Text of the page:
Luke Berryhill has a goal in mind: make it to the big stage and entertain the masses. Whether that happens in Major League baseball or on the country music charts is yet to be seen.
Berryhill, 23, showed up at Astros minicamp in his cowboy boots, catcher’s gear and a few bats in tow, with a guitar (two, actually) strapped to his back. Last year in the minor leagues, he posted a .974 OPS with 15 homers and 54 RBIs. Then in the offseason, he gigged bars around town playing country songs — some covers and some originals. Either way, he says, he wants to sell out stadiums.
“One day, I hope to have my own shows, selling out stadiums or other venues,” Berryhill said.
Berryhill’s father, Larry, played the Southern circuit in the 1980s and 1990s as a bluegrass and country rocker. Luke would help roadie with other members of the different bands, and a passion was born.
“Almost every weekend I’d be going to his gigs, and I just fell in love with music doing that,” he said. “And then just throughout high school and stuff, I started exploring more singing opportunities and learn how to play guitar at the same time.”
How many baseball players can sing Cody Jinks and George strait songs?
Berryhill taught himself how to play guitar as a freshman at Georgia Southern. By the time he graduated college (from South Carolina as a transfer athlete), the baseball players could cover major country acts like Cody Jinks, Cody Johnson, and George Strait.
“Every offseason, I try to play as many gigs as I can,” he said. “It’s a good way to make some income in the offseason since we’re not getting paid. And it’s a good excuse to go out and be social and stuff. Say like, ‘I’m going out to a brewery tonight. … I’m going there to make some money.’ It’s a fun time.”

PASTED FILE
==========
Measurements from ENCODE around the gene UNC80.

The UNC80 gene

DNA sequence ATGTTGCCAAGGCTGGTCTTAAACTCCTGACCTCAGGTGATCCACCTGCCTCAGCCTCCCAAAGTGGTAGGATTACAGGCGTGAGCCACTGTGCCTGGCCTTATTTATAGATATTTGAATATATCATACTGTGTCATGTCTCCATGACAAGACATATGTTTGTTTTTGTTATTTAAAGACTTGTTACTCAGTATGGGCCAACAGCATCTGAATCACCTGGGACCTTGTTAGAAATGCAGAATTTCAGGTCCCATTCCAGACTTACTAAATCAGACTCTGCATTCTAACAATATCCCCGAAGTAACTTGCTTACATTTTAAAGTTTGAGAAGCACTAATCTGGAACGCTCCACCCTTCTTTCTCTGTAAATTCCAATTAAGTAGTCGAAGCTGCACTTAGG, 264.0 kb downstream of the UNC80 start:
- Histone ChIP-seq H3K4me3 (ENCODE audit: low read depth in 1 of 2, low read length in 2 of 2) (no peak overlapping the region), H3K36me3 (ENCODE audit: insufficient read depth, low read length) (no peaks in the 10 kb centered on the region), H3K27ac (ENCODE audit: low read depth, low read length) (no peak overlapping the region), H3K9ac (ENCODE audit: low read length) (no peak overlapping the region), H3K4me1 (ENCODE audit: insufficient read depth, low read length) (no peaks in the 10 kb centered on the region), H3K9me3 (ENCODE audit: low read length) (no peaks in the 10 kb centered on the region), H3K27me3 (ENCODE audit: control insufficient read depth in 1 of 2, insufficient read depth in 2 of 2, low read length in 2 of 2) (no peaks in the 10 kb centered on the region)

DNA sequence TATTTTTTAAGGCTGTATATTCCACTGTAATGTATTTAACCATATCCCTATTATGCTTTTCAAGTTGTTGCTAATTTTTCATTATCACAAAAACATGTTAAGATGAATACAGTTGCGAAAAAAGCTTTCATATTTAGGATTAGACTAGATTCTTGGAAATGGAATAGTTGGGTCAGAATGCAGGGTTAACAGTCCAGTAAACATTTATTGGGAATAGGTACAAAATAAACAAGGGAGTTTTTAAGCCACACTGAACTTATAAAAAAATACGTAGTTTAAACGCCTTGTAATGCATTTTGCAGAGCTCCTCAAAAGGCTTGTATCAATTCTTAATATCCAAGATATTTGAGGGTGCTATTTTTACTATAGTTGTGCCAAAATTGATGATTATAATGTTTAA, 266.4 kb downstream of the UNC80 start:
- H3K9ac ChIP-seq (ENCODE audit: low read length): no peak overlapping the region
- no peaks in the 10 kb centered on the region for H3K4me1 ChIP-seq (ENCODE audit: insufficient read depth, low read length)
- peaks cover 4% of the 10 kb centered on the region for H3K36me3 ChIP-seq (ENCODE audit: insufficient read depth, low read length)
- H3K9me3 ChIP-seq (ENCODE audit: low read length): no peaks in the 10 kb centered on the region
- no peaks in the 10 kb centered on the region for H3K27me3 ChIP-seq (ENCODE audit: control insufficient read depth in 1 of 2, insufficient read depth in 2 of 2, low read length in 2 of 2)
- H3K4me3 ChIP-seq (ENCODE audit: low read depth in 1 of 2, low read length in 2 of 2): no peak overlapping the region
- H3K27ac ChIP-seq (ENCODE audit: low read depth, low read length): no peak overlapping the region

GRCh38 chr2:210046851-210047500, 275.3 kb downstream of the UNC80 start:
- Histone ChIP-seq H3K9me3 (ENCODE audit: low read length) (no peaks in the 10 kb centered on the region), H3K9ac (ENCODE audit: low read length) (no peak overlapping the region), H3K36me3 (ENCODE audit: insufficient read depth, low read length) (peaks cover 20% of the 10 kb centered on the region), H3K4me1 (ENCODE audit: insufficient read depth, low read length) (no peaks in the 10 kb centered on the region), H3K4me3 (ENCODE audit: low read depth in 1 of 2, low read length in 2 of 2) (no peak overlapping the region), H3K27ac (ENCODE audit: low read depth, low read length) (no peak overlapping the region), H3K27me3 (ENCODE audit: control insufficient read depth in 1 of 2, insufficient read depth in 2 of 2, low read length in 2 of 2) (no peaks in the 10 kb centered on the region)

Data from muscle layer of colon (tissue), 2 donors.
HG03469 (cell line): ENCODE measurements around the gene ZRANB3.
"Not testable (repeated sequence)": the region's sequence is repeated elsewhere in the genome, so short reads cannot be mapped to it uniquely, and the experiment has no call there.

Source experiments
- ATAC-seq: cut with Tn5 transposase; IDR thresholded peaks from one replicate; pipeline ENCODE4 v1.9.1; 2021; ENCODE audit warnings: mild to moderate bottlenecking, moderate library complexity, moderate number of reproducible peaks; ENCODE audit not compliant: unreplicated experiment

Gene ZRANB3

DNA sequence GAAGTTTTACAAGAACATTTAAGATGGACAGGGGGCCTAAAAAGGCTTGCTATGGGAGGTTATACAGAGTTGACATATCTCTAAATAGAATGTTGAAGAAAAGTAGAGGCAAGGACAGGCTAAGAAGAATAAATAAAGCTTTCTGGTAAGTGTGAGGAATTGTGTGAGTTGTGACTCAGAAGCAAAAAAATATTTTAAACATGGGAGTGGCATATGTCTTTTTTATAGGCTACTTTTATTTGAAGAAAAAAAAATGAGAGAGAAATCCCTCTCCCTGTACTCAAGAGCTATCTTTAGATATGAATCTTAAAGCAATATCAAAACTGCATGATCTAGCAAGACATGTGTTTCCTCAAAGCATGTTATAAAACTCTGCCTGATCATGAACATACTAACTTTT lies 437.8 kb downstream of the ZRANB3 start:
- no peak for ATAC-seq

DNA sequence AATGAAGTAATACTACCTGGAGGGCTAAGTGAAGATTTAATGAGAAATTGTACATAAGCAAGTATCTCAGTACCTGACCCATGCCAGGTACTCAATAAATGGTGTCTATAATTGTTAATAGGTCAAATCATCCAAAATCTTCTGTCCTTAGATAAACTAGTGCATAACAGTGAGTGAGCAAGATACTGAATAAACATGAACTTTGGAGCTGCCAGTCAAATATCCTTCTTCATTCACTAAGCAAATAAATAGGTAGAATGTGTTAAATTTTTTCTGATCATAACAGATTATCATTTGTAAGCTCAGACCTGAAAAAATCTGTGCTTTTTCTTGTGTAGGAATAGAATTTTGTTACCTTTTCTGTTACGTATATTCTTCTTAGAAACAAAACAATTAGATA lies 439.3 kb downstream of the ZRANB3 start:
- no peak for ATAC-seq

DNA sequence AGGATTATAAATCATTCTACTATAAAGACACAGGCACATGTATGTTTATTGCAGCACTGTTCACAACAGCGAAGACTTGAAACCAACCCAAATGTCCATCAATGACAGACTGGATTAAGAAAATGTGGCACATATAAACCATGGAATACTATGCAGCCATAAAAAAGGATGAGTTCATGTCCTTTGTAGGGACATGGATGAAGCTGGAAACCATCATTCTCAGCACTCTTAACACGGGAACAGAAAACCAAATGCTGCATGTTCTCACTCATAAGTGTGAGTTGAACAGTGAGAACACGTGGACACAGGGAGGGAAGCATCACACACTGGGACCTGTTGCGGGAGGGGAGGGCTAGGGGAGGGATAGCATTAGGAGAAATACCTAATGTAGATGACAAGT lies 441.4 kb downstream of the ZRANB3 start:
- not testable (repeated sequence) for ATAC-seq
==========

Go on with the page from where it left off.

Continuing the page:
Berryhill has also performed the national anthem a few times during his Minor League career. Last year before a game in High-A Asheville, he was belting out the lyrics when something embarrassing, but funny, happened.
“I wasn’t playing [baseball] that day, so I had a big lunch,” he laughed. “Everything was going good. I got to ‘the rockets’ red glare’ and then I burped on the mic. And the whole crowd was laughing at me. That was a good time.”
He also said he’s talked to some music producers about professionally laying down some tracks — maybe a Cody Jinks cover — but stressed that he wants to focus on baseball as long as he can. Last year, he topped out at Double-A, but this year is a brand new opportunity.
“I was very, very happy last year,” he said. “I started off a little slow in Fayetteville. After the long COVID layoff, I was just trying to get back to normal and then something clicked and then it just took off from there. I did not expect to have a season that good, but I’m very happy I did.”